Political significance has attached to Beethoven's Ninth: Leonard Bernstein conducted a version of the 9th, with "Freiheit" ("Freedom") replacing "Freude" ("Joy"), to celebrate the fall of the Berlin Wall during Christmas 1989. This concert was performed by an orchestra and chorus made up of many nationalities: from Germany, the Bavarian Radio Symphony Orchestra and Chorus, the Chorus of the Berlin Radio Symphony Orchestra, and members of the Sächsische Staatskapelle Dresden; from the Soviet Union, members of the Orchestra of the Kirov Theatre, from the United Kingdom, members of the London Symphony Orchestra; from the USA, members of the New York Philharmonic, and from France, members of the Orchestre de Paris. Soloists were June Anderson, soprano, Sarah Walker, mezzo-soprano, Klaus König, tenor, and Jan-Hendrik Rootering, bass.
Bernstein made his first recording of the Beethoven Ninth in 1964 with the New York Philharmonic, for Columbia Masterworks, with soloists Martina Arroyo (soprano), Regina Safarty (mezzo), Nicholas di Virgilio (tenor), Norman Scott (bass), and the Juilliard Chorus. It was later reissued on CD. It was the first of three complete recordings of the Ninth that Bernstein made. He made his second recording of the piece with the Vienna Philharmonic for Deutsche Grammophon, in 1979. This second one featured Gwyneth Jones (soprano), Hanna Schwarz (mezzo), René Kollo, and Kurt Moll (bass), with the chorus of the Vienna State Opera.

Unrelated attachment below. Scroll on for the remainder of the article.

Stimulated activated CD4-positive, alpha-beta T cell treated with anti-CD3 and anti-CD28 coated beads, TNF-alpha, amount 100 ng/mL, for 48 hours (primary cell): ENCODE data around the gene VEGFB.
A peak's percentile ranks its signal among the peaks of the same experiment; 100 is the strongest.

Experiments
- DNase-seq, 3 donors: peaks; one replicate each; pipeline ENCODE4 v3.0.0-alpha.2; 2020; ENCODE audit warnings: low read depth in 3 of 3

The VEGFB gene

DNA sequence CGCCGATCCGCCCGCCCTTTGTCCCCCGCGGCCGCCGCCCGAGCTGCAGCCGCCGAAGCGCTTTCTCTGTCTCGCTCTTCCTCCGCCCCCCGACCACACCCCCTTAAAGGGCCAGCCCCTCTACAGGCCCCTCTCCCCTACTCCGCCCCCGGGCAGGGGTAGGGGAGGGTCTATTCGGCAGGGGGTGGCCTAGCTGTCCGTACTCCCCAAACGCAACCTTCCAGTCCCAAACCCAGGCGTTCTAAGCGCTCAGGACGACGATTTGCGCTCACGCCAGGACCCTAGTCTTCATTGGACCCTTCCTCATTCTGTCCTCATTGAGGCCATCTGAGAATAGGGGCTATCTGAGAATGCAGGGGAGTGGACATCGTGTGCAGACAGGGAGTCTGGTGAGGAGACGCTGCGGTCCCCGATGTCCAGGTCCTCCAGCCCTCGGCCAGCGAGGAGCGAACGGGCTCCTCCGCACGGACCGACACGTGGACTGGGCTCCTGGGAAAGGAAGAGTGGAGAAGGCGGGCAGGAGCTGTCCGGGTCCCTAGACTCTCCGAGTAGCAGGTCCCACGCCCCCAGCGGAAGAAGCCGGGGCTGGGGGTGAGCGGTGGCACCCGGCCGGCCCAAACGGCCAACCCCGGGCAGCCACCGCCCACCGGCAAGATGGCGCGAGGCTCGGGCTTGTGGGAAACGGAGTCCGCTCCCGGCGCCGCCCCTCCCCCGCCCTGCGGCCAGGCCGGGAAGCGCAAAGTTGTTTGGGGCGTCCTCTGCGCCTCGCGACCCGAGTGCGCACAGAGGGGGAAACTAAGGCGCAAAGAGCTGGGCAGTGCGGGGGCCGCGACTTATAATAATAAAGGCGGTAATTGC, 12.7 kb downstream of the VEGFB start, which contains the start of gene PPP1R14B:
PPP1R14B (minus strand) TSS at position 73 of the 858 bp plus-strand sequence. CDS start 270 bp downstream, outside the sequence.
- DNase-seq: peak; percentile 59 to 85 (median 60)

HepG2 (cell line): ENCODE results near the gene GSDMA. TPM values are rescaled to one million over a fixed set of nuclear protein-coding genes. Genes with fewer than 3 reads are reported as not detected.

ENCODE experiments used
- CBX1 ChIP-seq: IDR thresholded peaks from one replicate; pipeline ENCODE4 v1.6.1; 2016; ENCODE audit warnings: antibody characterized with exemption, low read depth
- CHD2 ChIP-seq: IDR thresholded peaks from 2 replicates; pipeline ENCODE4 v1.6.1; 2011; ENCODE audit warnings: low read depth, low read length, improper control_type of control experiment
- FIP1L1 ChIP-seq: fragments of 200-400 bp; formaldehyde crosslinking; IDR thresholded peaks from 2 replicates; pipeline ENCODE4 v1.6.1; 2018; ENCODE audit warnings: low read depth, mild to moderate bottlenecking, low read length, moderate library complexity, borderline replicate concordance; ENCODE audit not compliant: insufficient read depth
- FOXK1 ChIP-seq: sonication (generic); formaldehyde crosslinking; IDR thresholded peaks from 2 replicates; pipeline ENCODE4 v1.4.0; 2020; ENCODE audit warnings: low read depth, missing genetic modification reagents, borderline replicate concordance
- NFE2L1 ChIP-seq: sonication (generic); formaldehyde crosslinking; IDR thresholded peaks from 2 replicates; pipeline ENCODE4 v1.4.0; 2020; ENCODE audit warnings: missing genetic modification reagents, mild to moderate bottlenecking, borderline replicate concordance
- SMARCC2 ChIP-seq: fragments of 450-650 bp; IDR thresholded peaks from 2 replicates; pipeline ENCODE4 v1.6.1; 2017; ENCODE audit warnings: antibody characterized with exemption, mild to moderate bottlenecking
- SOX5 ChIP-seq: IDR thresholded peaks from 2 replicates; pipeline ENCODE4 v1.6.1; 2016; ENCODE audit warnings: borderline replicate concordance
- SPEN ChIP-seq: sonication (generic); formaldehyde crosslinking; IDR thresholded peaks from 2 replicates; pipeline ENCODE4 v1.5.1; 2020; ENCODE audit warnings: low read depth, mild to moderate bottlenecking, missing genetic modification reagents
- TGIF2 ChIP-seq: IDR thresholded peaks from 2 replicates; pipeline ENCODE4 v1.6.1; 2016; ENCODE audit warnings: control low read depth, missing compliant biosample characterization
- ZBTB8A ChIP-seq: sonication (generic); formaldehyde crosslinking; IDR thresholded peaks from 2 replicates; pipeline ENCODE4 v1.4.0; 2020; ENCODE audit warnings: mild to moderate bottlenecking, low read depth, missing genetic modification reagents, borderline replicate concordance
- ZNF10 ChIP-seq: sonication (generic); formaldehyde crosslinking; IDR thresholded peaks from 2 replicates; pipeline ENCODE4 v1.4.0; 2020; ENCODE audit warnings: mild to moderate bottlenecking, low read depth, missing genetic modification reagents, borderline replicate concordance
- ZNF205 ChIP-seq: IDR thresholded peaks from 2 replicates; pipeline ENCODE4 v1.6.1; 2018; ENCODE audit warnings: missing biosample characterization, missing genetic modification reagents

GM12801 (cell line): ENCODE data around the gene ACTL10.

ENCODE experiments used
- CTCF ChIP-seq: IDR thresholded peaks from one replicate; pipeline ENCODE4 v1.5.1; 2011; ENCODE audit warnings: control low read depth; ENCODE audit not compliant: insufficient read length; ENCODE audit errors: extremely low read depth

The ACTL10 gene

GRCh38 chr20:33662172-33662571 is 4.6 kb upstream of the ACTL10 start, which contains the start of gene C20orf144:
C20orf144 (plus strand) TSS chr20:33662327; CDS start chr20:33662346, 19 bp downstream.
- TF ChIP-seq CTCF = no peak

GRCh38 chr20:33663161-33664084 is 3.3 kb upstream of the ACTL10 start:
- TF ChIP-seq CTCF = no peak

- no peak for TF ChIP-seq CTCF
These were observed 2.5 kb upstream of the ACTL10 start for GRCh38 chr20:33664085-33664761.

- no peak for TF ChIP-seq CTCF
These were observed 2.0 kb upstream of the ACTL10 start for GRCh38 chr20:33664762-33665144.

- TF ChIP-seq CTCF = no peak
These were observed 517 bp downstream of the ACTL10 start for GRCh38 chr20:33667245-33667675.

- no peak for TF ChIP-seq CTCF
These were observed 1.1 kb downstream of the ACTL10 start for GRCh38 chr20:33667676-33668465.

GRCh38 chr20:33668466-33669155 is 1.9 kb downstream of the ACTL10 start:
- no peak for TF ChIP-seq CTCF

Seiji Ozawa conducted the Nagano Winter Orchestra as well as seven choirs in six countries on five continents, performed the Fourth Movement in its entirety, for the 1998 Winter Olympic Games during the finale of the Opening Ceremony. The chorus locations being New York City, Berlin, Cape Point, Sydney, and Beijing, with two in Nagano: the Tokyo Opera Singers and the audience at Nagano Olympic Stadium.